I'm a privacy advocate, and it is a superbly comprehensive view of the existing landscape of privacy and security on the Internet. Looking at it now on Amazon, I'd say the second edition is out and I need to get it.

This book is a great read for fundamentals on biometrics, authorization, authentication, exploits in secured systems, applied technologies for security and privacy and more. As I find with many O'Reilly books, save for the programmatic reference books, reading the first chapter or two tends to provide an encompassing overview into a topic area.

Privacy and "Big Brother" has been on the mind lately - two things I've heard recently that can imaginatively be combined. First this quick hit from Frank Barnako's Internet Daily for Schwab on July 20th:

Internet addresses for all - The organization that oversees the allocation of Web site addresses says new technology has made it possible for every person, printer, computer and other Net-connected device to have its own Internet address. Vinton Cerf, at a meeting of the Internet Corp. for Assigned Names and Numbers, said, "This is a big, big step," Reuters reported. Before the development of the new technology, known as Internet Protocol V. 6, almost two-thirds of the available Internet addresses had been used. With IP Version 6, the available number is multiplied "25,000 trillion times," Cerf said.

25,000 trillion is a big number. It strikes me that more than every person on the planet having an IP available for their printer, computer, and IP connected devices - by today's standards - but that the future might hold that all a persons belongings become an IP connected device.

Consider the implementations of RFID technology. RFID, for those who don't know what it is or how fast it's coming to a shopping center near you:

Radio frequency identification, or RFID, is a generic term for technologies that use radio waves to automatically identify people or objects. There are several methods of identification, but the most common is to store a serial number that identifies a person or object, and perhaps other information, on a microchip that is attached to an antenna (the chip and the antenna together are called an RFID transponder or an RFID tag). The antenna enables the chip to transmit the identification information to a reader. The reader converts the radio waves reflected back from the RFID tag into digital information that can then be passed on to computers that can make use of it.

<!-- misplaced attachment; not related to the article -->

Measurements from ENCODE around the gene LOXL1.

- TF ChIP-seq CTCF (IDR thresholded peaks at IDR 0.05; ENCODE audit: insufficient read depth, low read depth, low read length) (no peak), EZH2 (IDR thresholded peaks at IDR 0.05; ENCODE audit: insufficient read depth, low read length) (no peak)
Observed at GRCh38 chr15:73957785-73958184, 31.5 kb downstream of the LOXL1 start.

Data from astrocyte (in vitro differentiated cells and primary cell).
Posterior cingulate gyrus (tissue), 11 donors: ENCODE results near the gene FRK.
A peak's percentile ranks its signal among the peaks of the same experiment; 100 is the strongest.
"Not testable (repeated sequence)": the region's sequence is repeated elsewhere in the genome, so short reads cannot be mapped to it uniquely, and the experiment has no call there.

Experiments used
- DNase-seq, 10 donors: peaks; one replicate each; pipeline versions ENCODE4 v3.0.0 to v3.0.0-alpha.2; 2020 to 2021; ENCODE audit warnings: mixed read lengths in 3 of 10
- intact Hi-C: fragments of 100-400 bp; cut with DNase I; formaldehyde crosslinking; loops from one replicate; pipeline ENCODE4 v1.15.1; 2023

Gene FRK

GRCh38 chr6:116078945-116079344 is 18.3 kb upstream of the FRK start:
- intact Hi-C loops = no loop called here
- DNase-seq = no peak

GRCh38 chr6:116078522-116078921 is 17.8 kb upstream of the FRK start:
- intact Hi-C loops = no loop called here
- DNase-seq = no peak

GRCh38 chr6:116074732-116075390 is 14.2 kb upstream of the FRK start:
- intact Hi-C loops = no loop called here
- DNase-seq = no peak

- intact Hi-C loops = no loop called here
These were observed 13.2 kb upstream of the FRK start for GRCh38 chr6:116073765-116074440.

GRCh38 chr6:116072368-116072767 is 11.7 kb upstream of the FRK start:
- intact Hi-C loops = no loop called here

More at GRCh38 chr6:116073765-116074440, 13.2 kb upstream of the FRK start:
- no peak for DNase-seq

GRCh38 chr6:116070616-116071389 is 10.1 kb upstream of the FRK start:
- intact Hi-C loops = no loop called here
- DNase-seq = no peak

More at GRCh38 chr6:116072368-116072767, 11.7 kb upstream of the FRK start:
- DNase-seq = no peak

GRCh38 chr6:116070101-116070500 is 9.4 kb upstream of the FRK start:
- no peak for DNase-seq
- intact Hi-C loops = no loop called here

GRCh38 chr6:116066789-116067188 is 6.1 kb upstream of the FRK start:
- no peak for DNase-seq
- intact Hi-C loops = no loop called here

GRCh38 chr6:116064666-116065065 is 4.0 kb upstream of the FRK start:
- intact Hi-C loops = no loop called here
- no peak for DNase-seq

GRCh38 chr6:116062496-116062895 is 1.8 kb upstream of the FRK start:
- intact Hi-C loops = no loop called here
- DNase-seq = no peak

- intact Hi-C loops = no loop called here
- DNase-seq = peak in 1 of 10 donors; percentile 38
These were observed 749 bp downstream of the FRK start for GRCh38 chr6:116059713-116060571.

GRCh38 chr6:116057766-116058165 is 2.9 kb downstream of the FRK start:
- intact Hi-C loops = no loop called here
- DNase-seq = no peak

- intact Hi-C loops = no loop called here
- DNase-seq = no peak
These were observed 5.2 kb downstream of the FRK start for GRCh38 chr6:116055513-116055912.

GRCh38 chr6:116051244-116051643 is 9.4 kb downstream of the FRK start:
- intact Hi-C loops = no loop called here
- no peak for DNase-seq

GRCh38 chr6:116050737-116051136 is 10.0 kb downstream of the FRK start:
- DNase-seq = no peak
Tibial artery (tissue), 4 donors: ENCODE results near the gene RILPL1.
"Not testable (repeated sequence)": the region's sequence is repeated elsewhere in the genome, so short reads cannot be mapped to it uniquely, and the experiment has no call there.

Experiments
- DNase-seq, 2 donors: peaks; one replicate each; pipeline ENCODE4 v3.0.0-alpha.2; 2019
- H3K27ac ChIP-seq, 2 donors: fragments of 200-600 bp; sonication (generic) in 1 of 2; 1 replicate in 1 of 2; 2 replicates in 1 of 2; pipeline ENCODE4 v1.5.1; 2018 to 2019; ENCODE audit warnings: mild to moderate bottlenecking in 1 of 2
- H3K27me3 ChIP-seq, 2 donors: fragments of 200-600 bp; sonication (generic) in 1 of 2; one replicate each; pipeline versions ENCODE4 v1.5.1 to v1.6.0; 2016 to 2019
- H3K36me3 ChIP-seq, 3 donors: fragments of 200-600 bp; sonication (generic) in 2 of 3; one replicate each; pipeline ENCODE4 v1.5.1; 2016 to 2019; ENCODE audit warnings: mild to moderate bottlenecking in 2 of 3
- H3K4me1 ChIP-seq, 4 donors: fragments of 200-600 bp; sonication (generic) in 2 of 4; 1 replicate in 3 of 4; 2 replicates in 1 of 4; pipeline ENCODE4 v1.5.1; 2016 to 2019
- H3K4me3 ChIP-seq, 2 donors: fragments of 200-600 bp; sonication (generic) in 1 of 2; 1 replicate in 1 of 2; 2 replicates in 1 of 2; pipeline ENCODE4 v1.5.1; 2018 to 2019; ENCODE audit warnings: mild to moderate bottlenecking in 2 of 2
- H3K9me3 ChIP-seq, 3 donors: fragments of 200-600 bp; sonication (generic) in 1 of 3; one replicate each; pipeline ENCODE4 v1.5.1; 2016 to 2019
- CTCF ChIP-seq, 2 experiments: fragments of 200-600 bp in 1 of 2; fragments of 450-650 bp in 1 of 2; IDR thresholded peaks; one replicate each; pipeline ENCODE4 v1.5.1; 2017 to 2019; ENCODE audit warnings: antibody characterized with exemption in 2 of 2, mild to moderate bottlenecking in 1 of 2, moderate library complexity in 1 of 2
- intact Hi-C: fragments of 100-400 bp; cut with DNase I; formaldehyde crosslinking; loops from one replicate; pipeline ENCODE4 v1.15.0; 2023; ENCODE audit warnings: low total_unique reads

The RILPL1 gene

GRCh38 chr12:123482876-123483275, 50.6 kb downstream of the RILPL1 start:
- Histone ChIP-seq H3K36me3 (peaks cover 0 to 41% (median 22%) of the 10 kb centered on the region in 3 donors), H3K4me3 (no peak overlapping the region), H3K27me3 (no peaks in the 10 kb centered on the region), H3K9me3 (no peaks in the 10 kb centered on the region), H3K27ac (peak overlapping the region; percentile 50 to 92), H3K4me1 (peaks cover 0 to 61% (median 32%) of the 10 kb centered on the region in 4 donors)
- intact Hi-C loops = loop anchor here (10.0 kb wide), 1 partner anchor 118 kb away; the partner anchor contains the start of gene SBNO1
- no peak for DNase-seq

The above comes from the "RFID Journal" FAQ page. RFID is seen as "the next bar code" - a supply chain advancement for the new millennium, allowing retailers and others to track inventories with small radio frequency embedded labels. Wal-Mart has consistently been in the news regarding RFID for a few years, having delayed trials initially due to the privacy uproar that ensued following indications that they would be tested. Most people now get the fact that this is a useful technology for consumers as well as retailers. I guess if there are savings in supply chain management, Wal-Marts prices for one thing should come down further, right?